“These events are not normalizing the anti-Chinese racism in Indonesia, so much as they are a reminder that anti-Chinese sentiment is always used to gain political interest in Indonesia, especially in Java,” said Harsono.
Still, for many young people with scant or no memory of the 1998 riots, the uptick in anti-Chinese sentiment has been uncomfortable to observe.
“I have never experienced something like this before,” said Handy Susilo, a writer and translator in Jakarta. “I feel that they are not just exploiting ethnic differences, but also religious differences.”
The worst discourse, he said, is on social media, where young people have been emboldened to fan racist flames under the context of discussing politics.
Although ethnic Chinese Indonesians are just 1.2 percent of the population, some of them have enjoyed great business success – they account for more than half of Forbes’ top 20 richest Indonesian business owners – which has engendered some resentment and cultural repression over the years.
In 1966, a newly elected Suharto banned Chinese names, the teaching of the Chinese language and celebrations of Chinese festivals. President Abdurrahman Wahid walked back these measures when he was elected in 1999, allowing, for instance, the public celebration of Chinese New Year and even declaring it a national holiday in 2003.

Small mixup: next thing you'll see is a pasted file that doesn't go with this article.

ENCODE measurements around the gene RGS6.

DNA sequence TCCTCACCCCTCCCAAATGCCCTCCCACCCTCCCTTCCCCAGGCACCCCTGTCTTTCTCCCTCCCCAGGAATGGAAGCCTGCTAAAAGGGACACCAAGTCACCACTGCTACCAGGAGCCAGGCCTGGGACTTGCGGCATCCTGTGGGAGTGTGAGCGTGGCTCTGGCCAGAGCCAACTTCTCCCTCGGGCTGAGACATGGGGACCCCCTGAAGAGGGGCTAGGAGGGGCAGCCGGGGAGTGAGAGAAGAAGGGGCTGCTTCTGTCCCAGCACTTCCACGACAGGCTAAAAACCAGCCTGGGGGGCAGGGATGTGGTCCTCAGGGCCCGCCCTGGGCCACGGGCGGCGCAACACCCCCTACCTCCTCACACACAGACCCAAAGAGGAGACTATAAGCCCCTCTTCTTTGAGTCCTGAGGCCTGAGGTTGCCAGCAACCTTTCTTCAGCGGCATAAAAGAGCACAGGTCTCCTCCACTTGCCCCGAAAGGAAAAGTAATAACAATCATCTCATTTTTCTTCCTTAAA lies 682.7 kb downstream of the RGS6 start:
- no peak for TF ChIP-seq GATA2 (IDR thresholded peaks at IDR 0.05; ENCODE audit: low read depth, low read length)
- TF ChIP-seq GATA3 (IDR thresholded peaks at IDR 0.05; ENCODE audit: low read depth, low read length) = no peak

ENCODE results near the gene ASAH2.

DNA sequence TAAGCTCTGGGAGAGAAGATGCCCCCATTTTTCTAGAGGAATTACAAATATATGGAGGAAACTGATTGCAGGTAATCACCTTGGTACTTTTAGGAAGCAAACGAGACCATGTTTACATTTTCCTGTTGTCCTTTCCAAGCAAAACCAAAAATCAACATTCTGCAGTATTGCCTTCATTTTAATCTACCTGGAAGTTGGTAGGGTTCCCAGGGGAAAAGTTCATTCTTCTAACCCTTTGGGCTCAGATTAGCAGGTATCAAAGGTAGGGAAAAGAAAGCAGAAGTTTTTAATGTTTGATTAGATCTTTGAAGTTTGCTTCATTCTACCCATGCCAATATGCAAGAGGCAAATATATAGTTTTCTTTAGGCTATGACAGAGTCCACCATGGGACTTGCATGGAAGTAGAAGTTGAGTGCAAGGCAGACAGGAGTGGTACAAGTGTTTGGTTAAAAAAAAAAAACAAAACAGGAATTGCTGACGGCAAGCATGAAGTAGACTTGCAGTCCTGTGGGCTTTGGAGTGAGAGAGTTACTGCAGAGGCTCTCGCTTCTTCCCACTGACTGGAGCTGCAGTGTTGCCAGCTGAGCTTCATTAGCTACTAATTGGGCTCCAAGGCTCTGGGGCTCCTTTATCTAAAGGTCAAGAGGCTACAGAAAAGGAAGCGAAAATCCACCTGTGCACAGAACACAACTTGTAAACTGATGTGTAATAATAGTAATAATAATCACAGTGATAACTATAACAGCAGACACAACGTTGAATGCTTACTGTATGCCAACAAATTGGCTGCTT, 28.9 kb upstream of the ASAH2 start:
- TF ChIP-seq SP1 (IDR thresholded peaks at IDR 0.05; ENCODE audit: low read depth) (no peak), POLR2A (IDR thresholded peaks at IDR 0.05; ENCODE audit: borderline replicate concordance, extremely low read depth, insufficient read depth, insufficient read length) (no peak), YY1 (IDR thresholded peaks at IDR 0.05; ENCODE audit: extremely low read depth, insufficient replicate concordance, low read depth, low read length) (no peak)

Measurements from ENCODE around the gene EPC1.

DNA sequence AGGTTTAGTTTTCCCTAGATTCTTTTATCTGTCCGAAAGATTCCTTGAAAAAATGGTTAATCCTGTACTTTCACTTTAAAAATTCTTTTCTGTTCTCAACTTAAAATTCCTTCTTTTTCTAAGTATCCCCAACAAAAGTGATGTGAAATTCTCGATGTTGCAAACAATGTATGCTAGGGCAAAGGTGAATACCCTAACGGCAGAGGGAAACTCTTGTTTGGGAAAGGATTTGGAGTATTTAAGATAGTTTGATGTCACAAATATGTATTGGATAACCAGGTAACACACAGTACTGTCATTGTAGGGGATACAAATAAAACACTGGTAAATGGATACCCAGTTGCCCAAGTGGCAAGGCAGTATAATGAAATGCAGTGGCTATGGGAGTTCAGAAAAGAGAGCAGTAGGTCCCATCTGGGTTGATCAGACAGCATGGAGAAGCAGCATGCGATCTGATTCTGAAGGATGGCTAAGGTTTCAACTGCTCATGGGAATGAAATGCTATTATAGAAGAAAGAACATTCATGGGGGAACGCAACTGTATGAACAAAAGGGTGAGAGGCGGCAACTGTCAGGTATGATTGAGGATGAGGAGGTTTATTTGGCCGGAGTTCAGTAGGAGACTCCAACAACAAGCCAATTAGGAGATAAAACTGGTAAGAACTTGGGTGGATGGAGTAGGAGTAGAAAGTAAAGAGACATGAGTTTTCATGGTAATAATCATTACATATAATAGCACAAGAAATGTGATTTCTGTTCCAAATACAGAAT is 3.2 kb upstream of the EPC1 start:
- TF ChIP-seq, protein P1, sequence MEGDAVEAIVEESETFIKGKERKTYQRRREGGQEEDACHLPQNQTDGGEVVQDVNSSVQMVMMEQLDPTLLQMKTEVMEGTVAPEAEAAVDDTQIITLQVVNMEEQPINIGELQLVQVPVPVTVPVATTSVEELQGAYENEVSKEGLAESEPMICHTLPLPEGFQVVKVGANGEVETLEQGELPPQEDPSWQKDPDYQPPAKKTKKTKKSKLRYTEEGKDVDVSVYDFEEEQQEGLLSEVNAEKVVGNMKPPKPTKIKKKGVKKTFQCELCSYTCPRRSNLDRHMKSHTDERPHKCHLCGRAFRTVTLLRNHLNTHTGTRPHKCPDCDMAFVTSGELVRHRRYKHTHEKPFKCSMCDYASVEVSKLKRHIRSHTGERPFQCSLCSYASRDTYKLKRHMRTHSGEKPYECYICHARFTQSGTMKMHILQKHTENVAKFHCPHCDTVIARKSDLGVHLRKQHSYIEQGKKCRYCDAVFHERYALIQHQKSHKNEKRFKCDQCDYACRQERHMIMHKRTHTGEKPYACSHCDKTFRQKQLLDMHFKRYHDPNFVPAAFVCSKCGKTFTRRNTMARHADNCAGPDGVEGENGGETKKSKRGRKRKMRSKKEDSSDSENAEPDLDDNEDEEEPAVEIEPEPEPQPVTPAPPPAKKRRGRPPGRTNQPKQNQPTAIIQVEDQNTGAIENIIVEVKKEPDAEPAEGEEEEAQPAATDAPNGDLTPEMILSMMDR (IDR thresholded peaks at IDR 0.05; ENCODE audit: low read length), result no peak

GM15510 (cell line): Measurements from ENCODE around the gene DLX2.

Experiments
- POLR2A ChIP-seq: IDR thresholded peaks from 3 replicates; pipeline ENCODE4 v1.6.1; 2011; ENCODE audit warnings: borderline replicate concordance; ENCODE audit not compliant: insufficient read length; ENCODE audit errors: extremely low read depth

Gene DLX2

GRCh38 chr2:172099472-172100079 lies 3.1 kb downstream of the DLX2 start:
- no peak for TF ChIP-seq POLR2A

For young Chinese-Indonesians like Vivian Marlin – the then-unborn daughter who kept Abui up all night in May 1998 – this has been the status quo their whole lives. Recent ethnic tensions are showing them how fragile that state might have been.
“I’m not worried for my safety, but it is strange that people feel comfortable voicing anti-Chinese statements so publicly now,” said Marlin, who is now a college freshman.
Muslim hardline protesters cover their faces as police fire tear gas during a protest against Jakarta's incumbent governor Basuki Tjahaja Purnama, an ethnic Chinese Christian running in the upcoming election, Nov. 4, 2016.
The effects of rhetoric
The problem with racist rhetoric, of course, is that it’s often translated into violence.
There was a small taste of that threat on the evening of November 4, when a faction of protesters looted the Chinese neighborhoods of Penjaringan and Luar Batang in North Jakarta.
“They probably vented their anger and racism against presumably Chinese-owned businesses and homes in the area because they were prevented from attacking Ahok’s home, which is in the area,” said Harsono. “It was obviously a serious crime.”
If there are more protests in this vein – and one is tentatively scheduled for November 25 – it’s likely that the threat of violence in North Jakarta will redouble. It could be a vicious cycle because there’s no guarantee that the protests or rhetoric will subside after the gubernatorial election in February 2017.
“Racially charged dialogue, in fact, has never really disappeared in Indonesia,” said Suryadinata. “It is a useful tool for Indonesian politicians to use when needed, especially, but not only, during elections.”